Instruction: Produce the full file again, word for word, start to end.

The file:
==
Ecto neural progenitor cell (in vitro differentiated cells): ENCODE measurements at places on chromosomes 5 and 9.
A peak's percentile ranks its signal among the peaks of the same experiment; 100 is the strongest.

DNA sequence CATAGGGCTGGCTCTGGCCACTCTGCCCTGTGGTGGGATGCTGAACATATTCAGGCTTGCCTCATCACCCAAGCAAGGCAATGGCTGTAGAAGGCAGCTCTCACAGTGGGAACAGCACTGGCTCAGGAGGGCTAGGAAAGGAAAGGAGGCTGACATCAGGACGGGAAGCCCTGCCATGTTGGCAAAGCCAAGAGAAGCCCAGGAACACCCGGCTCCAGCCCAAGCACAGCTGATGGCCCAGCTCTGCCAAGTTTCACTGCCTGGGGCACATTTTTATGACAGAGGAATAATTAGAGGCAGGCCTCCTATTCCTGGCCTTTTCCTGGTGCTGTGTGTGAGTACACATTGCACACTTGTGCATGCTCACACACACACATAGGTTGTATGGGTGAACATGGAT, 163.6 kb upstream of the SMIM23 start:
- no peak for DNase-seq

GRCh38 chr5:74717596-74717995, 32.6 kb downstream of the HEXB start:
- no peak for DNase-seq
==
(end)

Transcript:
Ecto neural progenitor cell (in vitro differentiated cells): ENCODE measurements at places on chromosomes 5 and 9.
A peak's percentile ranks its signal among the peaks of the same experiment; 100 is the strongest.

DNA sequence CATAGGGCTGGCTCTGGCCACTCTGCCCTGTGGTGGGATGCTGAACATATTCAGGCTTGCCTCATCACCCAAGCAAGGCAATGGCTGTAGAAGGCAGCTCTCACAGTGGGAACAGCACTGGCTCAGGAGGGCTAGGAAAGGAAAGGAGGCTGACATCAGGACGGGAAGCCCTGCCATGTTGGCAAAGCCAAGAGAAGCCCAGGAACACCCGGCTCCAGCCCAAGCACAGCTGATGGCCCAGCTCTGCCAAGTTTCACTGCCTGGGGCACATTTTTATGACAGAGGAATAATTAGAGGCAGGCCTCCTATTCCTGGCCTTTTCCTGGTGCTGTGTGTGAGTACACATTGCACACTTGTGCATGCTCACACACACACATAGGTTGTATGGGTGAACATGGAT, 163.6 kb upstream of the SMIM23 start:
- no peak for DNase-seq

GRCh38 chr5:74717596-74717995, 32.6 kb downstream of the HEXB start:
- no peak for DNase-seq